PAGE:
The rumour mill
There is rumour that they want to kill Winky D. Who is they? Well it must surely be the same men who “stole” military fatigues and have been involved in beatings and robberies of the citizenry!
Winky D has refused to be the Minimus of our Animal Farm. They do not like his melodies and he must run. Bob Marley ran too at some point.
But in a post-truth dystopian world, what is truth of not a figment of a regime’s imagination.
The sound of chaos
Last week on Monday last week, violence kicked in and the powder keg exploded.
The highlight of the violence was the disruption of the official opening of the High Court in Bulawayo as teargas doused a madding crowd.
Throughout the week, the townships were ablaze as riots, looting and general mayhem dazed the neighbourhoods.
Oh! There are a lot of virile young people in the townships, young men and women of fighting age. They are idle and they have all the time for battle.
This is an anomaly for they should be in gainfully employment and producing world-beating products and services. But I digress.
What happened on Tuesday last week? I walked into Makokoba to get a feel of what was happening during the stayaway despite the warnings from colleagues.
The suburb was relatively quiet. I saw one or two police and military vehicles moving up and down with some uniformed forces huddled by street corners. I suppose they were waiting for any incident of turmoil.
I walked with a brother who was carrying a loaf of bread.I noticed a number of the locals eyeing the loaf like hungry vultures. It was only day two of the stayaway.
The brother mused “Were the people already missing bread?” I merely chuckled as we walked past eMkambo (the Makokoba market).
Shops were closed. I watched the folks in the “ghetto of ghettoes” sitting in corners and carrying on with their lives. No incidents. But this is Makokoba and I expected something to happen. My colleague’s analysis was that the heavy military presence served as a deterrent.
The road which links Tshabalala and Sizinda high-density suburbs was blockaded by a railway goods wagon which had been dragged from the National Railways Zimbabwe’s marshaling yards on Tuesday. How was that even possible?
So yah, there is Superman or Batman in our midst. This was evidence of coordinated effort toward a common goal.
However, what was the goal?
Perhaps it was all meant to create an untenable situation in which the townships could be locked down. Thus, the roads were blocked throughout the townships by one thing or the other. It was either burning tyres or boulders. Cars could not pass through. The people were angry and the looting ensued.
Let me tell you what I think: it was too coordinated. I am inclined to believe what I saw. There is word on the streets from “eye witnesses’’ that some members of the uniformed forces were not really stopping the riotous frenzy.
Some were even stopping members of the public from going in certain directions. And as for the armed man who was captured on video wielding a rifle, please . . .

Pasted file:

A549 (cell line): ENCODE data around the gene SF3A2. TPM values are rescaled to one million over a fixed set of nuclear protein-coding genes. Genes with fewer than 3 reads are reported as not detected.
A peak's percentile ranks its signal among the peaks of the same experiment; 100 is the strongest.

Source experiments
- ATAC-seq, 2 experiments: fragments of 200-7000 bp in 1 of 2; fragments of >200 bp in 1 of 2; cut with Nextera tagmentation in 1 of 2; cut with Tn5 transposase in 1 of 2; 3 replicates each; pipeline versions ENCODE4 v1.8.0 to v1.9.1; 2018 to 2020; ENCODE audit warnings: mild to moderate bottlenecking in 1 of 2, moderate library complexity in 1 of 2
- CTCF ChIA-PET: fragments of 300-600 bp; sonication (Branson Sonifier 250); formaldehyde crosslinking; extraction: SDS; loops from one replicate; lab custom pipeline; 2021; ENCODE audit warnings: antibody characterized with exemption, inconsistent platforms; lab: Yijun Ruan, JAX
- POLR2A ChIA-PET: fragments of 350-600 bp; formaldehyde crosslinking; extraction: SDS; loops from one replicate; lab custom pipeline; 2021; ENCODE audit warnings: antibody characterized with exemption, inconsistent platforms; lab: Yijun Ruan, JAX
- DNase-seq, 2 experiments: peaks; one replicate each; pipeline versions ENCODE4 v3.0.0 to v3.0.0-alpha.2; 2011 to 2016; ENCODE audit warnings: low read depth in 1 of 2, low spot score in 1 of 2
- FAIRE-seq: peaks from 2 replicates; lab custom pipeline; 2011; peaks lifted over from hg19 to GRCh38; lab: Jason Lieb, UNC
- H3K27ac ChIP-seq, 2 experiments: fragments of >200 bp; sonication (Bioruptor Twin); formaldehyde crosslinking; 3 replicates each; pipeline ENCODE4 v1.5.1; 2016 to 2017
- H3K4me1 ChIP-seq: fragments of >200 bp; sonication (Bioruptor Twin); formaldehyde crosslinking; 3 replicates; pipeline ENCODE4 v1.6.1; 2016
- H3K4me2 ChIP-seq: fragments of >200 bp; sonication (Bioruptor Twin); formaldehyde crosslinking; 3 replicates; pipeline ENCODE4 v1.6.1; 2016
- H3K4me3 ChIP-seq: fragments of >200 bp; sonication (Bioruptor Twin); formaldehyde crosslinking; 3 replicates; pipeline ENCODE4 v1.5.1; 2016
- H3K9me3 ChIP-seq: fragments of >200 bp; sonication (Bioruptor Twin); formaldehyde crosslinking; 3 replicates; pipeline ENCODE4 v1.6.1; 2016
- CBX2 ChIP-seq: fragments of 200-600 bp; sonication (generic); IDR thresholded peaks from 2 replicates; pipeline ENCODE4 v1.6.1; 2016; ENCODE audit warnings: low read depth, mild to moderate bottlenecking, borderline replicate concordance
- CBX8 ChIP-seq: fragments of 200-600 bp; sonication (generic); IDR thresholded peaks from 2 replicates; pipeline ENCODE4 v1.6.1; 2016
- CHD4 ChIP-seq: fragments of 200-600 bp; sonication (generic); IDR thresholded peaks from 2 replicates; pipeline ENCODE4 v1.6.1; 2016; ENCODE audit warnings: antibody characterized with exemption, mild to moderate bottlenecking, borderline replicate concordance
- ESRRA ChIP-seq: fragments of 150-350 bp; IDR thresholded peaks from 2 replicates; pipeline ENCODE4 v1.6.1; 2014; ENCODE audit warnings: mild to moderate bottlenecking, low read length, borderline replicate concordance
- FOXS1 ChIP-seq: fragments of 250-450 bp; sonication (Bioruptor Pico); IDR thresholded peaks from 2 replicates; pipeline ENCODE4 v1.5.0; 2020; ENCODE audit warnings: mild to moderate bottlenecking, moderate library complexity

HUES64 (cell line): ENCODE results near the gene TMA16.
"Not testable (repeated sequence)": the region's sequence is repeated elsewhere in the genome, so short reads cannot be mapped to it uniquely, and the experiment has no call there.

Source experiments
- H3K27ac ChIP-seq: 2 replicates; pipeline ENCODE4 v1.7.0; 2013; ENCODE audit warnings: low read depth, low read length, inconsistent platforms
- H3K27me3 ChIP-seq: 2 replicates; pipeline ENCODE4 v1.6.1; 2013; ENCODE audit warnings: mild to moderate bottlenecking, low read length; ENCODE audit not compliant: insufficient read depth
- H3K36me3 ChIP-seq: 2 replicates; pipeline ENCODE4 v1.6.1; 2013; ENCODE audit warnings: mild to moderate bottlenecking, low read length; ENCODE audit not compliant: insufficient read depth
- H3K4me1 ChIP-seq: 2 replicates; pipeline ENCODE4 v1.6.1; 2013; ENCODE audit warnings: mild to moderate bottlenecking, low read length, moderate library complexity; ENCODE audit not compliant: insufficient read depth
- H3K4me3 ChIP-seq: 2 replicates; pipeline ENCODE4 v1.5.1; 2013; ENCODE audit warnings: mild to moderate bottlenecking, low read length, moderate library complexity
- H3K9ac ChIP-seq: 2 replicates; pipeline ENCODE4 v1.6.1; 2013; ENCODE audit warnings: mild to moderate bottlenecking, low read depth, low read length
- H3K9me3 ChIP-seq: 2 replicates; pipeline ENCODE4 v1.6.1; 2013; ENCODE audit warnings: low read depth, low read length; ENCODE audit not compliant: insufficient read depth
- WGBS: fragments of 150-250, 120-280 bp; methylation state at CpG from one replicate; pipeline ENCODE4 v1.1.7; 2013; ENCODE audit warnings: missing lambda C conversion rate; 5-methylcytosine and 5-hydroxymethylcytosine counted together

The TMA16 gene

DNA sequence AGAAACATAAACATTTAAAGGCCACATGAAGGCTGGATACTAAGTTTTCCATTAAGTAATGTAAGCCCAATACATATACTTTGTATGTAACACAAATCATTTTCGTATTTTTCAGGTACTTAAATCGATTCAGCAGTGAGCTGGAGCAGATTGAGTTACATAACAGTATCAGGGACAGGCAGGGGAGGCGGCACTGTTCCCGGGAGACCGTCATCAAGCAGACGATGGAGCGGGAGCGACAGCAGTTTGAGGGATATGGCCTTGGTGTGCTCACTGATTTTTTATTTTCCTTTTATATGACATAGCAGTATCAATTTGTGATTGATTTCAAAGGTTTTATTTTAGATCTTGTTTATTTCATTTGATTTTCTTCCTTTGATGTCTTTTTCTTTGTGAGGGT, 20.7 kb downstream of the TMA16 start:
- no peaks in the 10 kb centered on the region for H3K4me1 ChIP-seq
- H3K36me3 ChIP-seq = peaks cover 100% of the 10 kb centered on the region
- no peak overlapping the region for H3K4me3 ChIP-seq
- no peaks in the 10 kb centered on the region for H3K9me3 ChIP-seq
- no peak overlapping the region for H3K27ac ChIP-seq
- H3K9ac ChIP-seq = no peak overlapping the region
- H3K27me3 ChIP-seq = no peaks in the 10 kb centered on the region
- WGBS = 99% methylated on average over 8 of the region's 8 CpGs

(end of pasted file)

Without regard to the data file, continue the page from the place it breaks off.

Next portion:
Of course, the thug element was in full display. A fortnight ago I was deploring the use of violence in our society. I used the Winky D incident as a touchstone for my piece. I am not surprised by the orgy of violence that we witnessed during the stayaways.
I do not want to overstate a point already made by others perchance more eloquently than I could ever do. Violence is the default setting of our national consciousness.
The situation as it stands is that township shops generally are out of business by the extent that they have been looted. The locals have shot themselves in the foot.
Now they must travel many kilometres to come into town and queue for groceries. The large supermarket chains are open these days, but you can see that they are very cautious when it comes to security.
The birth of a nation
Violence has characterised this nation since its inception.
Violence shaped the struggle for the nation’s birth and even predates Independence. The schism between Zapu and the then newly formed Zanu played out in a violent fashion.
I interviewed veteran freedom fighter Dumiso Dabengwa about those heady “mwana wevhu” or “zhii” days when the bubble was suddenly burst with the formation of the Zanu breakaway. There were running battles then as there are now. In this sense, the opposition is “too young” for this big-boy game as Zanu was when Smith reigned supreme.
History and thine cycles!
No one carries a monopoly
One thing the historical record reveals is that no one ultimately holds a monopoly on violence. It cannot be that when we do not agree we then bludgeon people who do not see things our way.
I expect the government to assume the moral high ground and allow the courts to have their way. Summary executions and arbitrary arrests of persons cannot be allowed to persist in the so called new dispensation. I understand that soldiers were on the rampage against township residents in major towns.
Is that the best way?
Something going on
I will be a skeptic forever and, before anyone beats their chest for a successful stayaway and before the powers that be imagine they have the situation under control, they need to stop and reflect.
To the masses of my people, look before you leap. Something is going on and I know because I played too many chess games and hung out with Magorisi too long to have anyone pull the proverbial wool over my eyes!
There is the whiff of an undeclared state of emergency in the air. I hope I am wrong.